The Psoas Muscle

I have clarified the radiographic anatomy of the psoas muscle by anatomic sections through the extraperitoneal tissues at different levels.8 The upper and lower segments of the psoas muscle are visualized by virtue of the contrast provided by different aspects of the extraperitoneal fat.

At the level of the kidney, it is the perirenal fat that predominantly marginates the lateral border of the psoas muscle. However, below the kidney, secondary to the lines of fusion of the cone of renal fascia, posterior para-renal fat provides the contrast margination of the muscle.

Loss of visualization of the complete muscle border is often misleading and must be carefully evaluated. It is often not seen unilaterally in normal individuals.4,5 Furthermore, the psoas outline may disappear with only very minimal rotation or scoliosis of the lumbar spine,64 and extraperitoneal fat may be scanty in emaciated patients or in those who have lost weight.

A reliable sign, however, is segmental loss of visualization of the psoas border. Such asymmetry in properly centered films immediately localizes a fluid collection to a specific extraperitoneal compartment. Thus, localized perirenal processes tend to obliterate only the upper margin, whereas fluid collection in the posterior par-arenal spaces obliterates the psoas muscle in its lower segment (Fig. 8-38) or throughout, depending on its extent. Two qualifications must be appreciated: (a) on frontal films, a large collection within the anterior par-arenal space may, by superimposition of the density, obscure the psoas border, but well-penetrated oblique projections will nevertheless demonstrate its intact mar-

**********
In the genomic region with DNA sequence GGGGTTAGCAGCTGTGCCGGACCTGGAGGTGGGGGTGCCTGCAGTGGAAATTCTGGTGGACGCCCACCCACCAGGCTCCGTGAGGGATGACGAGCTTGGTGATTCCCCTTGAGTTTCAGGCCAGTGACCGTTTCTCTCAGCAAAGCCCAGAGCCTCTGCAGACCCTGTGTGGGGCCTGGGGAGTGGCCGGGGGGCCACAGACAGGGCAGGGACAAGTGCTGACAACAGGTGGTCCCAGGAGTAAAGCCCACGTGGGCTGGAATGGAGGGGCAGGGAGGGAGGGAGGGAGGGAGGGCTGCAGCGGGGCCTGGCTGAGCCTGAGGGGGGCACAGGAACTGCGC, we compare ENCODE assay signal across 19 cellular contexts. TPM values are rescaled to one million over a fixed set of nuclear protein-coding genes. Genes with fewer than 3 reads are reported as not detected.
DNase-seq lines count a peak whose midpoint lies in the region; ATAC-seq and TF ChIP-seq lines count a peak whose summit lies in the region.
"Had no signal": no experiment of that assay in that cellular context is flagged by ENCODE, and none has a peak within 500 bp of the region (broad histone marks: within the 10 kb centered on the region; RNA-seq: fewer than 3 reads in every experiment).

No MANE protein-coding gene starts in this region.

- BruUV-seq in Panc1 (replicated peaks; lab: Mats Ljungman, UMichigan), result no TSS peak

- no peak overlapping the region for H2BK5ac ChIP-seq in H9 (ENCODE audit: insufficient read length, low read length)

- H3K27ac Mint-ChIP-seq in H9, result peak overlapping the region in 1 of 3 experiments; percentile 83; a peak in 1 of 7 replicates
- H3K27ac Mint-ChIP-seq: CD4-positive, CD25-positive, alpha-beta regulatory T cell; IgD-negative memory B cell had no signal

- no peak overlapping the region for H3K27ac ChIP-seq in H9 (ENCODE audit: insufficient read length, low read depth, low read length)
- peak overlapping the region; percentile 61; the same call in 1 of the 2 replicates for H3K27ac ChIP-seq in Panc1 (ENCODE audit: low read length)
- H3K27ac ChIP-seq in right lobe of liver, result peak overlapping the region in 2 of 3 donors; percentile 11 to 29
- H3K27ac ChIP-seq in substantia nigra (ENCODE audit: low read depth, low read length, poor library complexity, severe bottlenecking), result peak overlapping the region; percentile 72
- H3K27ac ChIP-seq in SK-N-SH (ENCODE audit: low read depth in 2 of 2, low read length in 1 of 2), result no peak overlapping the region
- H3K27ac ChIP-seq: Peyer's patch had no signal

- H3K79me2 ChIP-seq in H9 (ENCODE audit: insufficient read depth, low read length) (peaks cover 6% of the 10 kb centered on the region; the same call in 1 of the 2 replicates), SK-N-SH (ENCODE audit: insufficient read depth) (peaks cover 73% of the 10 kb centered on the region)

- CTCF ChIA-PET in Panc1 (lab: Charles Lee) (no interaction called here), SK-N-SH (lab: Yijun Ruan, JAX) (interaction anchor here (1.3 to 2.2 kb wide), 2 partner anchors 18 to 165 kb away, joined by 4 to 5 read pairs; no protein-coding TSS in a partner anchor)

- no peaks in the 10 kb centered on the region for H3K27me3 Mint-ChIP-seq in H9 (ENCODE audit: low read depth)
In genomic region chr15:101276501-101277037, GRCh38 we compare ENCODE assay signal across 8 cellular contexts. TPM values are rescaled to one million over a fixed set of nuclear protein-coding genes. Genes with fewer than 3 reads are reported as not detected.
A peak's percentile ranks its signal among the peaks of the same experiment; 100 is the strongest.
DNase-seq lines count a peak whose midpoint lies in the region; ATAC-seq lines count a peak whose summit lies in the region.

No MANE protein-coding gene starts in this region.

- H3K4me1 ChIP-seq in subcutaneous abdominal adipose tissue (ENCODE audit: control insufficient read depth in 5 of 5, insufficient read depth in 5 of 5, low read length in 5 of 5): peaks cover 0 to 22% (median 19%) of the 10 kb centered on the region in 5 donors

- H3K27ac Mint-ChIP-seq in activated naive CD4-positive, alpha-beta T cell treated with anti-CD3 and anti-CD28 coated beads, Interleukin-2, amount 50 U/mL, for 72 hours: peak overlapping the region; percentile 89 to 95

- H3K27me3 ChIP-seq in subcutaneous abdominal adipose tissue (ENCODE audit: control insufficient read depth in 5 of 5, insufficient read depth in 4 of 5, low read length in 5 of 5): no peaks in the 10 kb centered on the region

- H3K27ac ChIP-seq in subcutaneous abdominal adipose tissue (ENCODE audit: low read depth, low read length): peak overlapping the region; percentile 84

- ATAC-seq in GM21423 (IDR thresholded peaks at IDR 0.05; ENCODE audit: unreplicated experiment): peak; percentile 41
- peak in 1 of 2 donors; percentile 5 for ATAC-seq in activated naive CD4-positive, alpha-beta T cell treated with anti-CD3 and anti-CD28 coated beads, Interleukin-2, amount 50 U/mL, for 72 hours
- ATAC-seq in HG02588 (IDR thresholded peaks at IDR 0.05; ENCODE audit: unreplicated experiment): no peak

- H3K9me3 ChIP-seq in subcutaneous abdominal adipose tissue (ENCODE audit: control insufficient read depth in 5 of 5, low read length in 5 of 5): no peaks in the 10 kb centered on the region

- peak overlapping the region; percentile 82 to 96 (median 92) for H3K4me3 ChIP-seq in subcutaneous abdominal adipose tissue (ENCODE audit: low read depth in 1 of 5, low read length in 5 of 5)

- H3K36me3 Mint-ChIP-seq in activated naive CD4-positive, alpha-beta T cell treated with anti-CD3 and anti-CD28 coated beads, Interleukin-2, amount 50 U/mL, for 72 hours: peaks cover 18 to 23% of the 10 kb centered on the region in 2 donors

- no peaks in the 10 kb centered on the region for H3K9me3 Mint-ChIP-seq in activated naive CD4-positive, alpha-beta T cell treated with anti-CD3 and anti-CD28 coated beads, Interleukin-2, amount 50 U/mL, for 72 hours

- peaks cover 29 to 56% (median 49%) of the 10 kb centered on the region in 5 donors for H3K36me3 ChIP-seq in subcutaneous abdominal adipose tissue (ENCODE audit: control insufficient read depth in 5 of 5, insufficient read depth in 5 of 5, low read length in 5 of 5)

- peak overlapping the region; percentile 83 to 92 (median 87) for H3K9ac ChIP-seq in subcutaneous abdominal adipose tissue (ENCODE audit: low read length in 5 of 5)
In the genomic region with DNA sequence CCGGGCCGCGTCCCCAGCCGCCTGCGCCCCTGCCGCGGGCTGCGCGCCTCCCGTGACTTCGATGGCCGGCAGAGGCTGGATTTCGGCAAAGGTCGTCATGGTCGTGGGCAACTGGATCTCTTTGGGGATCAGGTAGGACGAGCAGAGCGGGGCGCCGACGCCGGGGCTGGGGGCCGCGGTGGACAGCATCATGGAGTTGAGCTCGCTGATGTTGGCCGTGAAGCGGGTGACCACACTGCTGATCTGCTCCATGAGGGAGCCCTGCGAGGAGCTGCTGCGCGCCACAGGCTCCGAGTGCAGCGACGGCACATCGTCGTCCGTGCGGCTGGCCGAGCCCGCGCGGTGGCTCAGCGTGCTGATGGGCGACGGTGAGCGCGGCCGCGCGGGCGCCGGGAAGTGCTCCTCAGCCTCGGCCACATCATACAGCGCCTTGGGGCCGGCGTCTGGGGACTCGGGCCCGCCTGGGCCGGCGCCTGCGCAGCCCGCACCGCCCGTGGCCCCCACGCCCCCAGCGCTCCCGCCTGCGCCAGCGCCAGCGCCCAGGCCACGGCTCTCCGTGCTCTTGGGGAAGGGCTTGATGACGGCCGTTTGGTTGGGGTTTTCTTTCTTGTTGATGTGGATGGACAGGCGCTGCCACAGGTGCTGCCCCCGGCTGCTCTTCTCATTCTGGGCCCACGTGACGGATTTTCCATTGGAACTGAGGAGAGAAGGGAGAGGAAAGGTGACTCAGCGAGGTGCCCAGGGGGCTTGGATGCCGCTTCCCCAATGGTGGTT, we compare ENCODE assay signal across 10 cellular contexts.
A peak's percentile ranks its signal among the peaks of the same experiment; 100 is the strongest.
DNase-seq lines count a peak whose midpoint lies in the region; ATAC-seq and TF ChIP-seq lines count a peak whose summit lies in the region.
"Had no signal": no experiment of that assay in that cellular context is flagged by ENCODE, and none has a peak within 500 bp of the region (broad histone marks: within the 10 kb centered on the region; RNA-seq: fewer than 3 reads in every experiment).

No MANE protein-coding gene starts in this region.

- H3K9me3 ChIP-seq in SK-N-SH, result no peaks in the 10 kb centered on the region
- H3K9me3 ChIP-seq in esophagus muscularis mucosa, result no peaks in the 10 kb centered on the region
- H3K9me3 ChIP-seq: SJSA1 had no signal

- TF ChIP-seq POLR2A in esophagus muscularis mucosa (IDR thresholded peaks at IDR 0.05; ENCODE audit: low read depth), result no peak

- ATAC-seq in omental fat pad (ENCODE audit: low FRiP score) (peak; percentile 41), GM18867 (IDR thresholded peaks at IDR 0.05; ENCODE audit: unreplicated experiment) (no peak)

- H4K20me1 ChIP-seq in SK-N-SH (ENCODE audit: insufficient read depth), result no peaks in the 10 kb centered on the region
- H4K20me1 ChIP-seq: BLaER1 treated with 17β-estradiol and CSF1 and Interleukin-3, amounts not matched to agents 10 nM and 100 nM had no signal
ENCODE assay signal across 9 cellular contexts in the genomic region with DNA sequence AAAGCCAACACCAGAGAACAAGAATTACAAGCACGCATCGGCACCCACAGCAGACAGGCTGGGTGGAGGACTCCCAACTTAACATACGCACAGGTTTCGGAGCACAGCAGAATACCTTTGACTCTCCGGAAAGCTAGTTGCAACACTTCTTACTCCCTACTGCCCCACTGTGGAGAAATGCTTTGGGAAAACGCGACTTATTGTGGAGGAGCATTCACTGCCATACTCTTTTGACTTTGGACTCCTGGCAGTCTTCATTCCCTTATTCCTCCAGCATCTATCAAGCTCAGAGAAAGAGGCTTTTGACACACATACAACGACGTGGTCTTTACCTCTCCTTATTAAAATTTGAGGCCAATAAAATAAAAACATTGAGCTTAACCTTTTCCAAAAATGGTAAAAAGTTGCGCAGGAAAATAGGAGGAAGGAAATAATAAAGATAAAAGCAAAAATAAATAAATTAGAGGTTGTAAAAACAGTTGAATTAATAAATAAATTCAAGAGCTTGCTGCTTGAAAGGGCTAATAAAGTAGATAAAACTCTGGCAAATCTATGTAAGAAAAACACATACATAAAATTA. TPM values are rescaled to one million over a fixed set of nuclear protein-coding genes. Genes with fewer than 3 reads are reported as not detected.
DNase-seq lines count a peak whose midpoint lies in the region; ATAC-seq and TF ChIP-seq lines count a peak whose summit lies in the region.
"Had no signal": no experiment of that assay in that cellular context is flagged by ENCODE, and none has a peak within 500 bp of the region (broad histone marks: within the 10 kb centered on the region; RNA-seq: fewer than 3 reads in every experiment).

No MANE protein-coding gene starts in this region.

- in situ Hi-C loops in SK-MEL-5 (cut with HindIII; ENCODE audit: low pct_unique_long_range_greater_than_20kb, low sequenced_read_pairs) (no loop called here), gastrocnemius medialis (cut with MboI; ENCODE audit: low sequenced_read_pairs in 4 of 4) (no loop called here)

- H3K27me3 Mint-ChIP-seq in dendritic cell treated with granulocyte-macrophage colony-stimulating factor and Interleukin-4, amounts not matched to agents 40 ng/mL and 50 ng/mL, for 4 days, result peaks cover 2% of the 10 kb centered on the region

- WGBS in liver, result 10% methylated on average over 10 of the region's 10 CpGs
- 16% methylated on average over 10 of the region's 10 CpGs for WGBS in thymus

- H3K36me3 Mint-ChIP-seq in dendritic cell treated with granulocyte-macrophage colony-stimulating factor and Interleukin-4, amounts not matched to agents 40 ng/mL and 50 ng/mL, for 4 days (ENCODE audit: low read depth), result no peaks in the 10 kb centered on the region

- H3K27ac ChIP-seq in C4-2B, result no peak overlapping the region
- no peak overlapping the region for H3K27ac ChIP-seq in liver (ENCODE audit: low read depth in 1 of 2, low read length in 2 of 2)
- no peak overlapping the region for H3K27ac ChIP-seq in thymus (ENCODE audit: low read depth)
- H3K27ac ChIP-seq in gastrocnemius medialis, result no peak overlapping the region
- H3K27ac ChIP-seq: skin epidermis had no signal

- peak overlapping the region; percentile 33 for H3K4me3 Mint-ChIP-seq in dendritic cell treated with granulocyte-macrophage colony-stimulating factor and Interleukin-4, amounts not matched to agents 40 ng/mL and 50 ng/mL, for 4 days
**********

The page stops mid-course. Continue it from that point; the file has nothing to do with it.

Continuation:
Fig. 8—34. Localized retraction of the thickened renorenal septum (arrow) at the site of a cortical scar. The renal fascia is also thickened (open arrows). (Courtesy of Michiel Feldberg, M.D., University of Utrecht, The Netherlands.)

Renorenal Bridging SeptumScarring The Psoas Muscle

Fig. 8—35. Perirenal bridging septa.

(a-c) CT shows the posterior lamella (arrows) over a vertical extent of 4.5 cm.

Fig. 8—36. Bridging renal septa.

(a) Among multiple bridging septa, the most conspicuous is a dorsal renorenal septum (arrows). These are associated with a thickened anterior renal fascia (open arrow).

(b) At a level below the lower renal pole, the septa continue within the fat in the cone of fascia.

Fig. 8—36. Bridging renal septa.

(a) Among multiple bridging septa, the most conspicuous is a dorsal renorenal septum (arrows). These are associated with a thickened anterior renal fascia (open arrow).

(b) At a level below the lower renal pole, the septa continue within the fat in the cone of fascia.

Fig. 8—37. Lymphatic stranding through the extraperitoneal spaces.

In a patient with non-Hodgkin's lymphoma with gross paraaortic/ paracaval adenopathy, CT demonstrates extraperitoneal lymphedema with thickening of fasciae and septa.

Lypoma Assiociated With Lymphedema

gin; (b) extraperitoneal gas localized within the posterior pararenal compartment will sharply outline the lateral border of the psoas muscle at all levels.

Essentials of Human Physiology

Essentials of Human Physiology

This ebook provides an introductory explanation of the workings of the human body, with an effort to draw connections between the body systems and explain their interdependencies. A framework for the book is homeostasis and how the body maintains balance within each system. This is intended as a first introduction to physiology for a college-level course.

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